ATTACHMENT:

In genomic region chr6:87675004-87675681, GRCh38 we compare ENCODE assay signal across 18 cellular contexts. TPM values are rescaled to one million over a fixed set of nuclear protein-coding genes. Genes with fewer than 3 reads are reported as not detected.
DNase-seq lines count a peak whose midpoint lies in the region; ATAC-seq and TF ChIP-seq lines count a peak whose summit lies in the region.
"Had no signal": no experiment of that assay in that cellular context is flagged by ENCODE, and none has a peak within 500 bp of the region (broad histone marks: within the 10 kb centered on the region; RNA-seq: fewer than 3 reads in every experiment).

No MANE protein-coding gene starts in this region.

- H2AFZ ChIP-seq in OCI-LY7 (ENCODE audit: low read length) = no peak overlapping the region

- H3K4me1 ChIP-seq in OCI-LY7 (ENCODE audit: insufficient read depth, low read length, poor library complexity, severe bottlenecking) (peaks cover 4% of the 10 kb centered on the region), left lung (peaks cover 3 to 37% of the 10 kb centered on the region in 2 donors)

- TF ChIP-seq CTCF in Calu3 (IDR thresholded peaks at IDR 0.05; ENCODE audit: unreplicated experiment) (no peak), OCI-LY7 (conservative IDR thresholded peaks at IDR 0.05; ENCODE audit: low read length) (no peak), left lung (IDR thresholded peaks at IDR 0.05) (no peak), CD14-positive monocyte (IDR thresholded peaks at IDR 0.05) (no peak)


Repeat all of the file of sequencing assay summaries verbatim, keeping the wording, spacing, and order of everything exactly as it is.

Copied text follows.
In genomic region chr6:87675004-87675681, GRCh38 we compare ENCODE assay signal across 18 cellular contexts. TPM values are rescaled to one million over a fixed set of nuclear protein-coding genes. Genes with fewer than 3 reads are reported as not detected.
DNase-seq lines count a peak whose midpoint lies in the region; ATAC-seq and TF ChIP-seq lines count a peak whose summit lies in the region.
"Had no signal": no experiment of that assay in that cellular context is flagged by ENCODE, and none has a peak within 500 bp of the region (broad histone marks: within the 10 kb centered on the region; RNA-seq: fewer than 3 reads in every experiment).

No MANE protein-coding gene starts in this region.

- H2AFZ ChIP-seq in OCI-LY7 (ENCODE audit: low read length) = no peak overlapping the region

- H3K4me1 ChIP-seq in OCI-LY7 (ENCODE audit: insufficient read depth, low read length, poor library complexity, severe bottlenecking) (peaks cover 4% of the 10 kb centered on the region), left lung (peaks cover 3 to 37% of the 10 kb centered on the region in 2 donors)

- TF ChIP-seq CTCF in Calu3 (IDR thresholded peaks at IDR 0.05; ENCODE audit: unreplicated experiment) (no peak), OCI-LY7 (conservative IDR thresholded peaks at IDR 0.05; ENCODE audit: low read length) (no peak), left lung (IDR thresholded peaks at IDR 0.05) (no peak), CD14-positive monocyte (IDR thresholded peaks at IDR 0.05) (no peak)